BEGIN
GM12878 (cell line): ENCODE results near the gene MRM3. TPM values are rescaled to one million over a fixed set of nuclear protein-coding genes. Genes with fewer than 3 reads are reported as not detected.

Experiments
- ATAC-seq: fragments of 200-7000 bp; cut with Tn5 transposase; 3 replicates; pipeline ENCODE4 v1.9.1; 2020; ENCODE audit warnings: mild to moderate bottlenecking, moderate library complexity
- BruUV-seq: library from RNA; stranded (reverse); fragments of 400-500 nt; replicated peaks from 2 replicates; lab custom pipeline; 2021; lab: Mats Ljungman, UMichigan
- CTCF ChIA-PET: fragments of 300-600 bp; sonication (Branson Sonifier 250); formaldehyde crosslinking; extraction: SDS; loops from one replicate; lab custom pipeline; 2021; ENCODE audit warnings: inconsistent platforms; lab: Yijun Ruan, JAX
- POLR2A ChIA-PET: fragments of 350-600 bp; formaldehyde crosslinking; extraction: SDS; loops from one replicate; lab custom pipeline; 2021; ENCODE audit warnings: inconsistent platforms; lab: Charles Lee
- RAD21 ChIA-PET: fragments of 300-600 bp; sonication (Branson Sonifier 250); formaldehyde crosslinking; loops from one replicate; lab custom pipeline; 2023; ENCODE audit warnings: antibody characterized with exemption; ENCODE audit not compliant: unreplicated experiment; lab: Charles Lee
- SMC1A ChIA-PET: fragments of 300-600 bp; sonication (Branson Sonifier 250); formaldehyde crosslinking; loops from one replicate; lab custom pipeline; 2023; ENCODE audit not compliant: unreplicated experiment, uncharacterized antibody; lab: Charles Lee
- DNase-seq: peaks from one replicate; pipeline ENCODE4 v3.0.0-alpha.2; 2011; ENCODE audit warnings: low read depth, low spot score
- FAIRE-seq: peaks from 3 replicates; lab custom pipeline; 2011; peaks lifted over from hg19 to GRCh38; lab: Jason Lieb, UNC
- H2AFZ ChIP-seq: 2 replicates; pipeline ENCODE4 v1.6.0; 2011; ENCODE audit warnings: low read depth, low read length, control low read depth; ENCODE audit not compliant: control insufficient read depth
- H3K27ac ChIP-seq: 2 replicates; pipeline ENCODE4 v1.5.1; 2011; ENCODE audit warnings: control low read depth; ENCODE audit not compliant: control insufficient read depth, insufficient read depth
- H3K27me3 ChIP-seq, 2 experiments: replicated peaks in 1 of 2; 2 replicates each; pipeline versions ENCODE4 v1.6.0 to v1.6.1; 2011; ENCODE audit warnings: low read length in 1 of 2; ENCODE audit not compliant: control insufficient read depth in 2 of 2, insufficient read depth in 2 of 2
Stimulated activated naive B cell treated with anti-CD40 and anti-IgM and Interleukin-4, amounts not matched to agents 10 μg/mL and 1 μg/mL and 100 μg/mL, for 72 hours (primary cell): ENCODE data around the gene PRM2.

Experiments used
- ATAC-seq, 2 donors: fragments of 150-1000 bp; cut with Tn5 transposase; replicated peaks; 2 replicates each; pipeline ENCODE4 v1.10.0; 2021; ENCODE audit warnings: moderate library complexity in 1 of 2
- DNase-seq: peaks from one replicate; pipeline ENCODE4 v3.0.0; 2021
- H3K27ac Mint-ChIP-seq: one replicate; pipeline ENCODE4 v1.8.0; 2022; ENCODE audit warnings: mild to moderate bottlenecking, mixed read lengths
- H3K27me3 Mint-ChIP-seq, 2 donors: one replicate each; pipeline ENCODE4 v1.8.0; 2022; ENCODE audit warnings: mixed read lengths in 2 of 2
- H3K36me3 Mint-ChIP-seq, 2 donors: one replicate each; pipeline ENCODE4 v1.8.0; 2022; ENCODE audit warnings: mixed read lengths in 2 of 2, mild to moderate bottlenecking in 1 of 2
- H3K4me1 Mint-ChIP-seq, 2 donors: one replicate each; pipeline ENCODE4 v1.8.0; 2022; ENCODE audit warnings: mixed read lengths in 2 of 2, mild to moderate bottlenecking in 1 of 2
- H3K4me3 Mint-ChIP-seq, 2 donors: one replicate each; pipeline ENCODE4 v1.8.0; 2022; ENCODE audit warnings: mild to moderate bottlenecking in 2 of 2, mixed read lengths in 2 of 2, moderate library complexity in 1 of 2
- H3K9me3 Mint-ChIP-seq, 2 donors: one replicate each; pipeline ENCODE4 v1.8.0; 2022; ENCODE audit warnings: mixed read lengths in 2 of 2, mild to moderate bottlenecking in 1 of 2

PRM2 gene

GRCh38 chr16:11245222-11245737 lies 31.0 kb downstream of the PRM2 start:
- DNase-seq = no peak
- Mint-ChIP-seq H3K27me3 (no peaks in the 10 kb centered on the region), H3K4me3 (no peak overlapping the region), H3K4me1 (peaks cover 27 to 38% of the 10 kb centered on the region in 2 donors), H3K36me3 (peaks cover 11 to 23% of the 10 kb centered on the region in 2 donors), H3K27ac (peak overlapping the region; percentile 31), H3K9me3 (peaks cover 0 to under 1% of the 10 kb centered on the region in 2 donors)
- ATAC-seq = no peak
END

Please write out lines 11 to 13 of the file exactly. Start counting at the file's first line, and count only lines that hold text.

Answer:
- H2AFZ ChIP-seq: 2 replicates; pipeline ENCODE4 v1.6.0; 2011; ENCODE audit warnings: low read depth, low read length, control low read depth; ENCODE audit not compliant: control insufficient read depth
- H3K27ac ChIP-seq: 2 replicates; pipeline ENCODE4 v1.5.1; 2011; ENCODE audit warnings: control low read depth; ENCODE audit not compliant: control insufficient read depth, insufficient read depth
- H3K27me3 ChIP-seq, 2 experiments: replicated peaks in 1 of 2; 2 replicates each; pipeline versions ENCODE4 v1.6.0 to v1.6.1; 2011; ENCODE audit warnings: low read length in 1 of 2; ENCODE audit not compliant: control insufficient read depth in 2 of 2, insufficient read depth in 2 of 2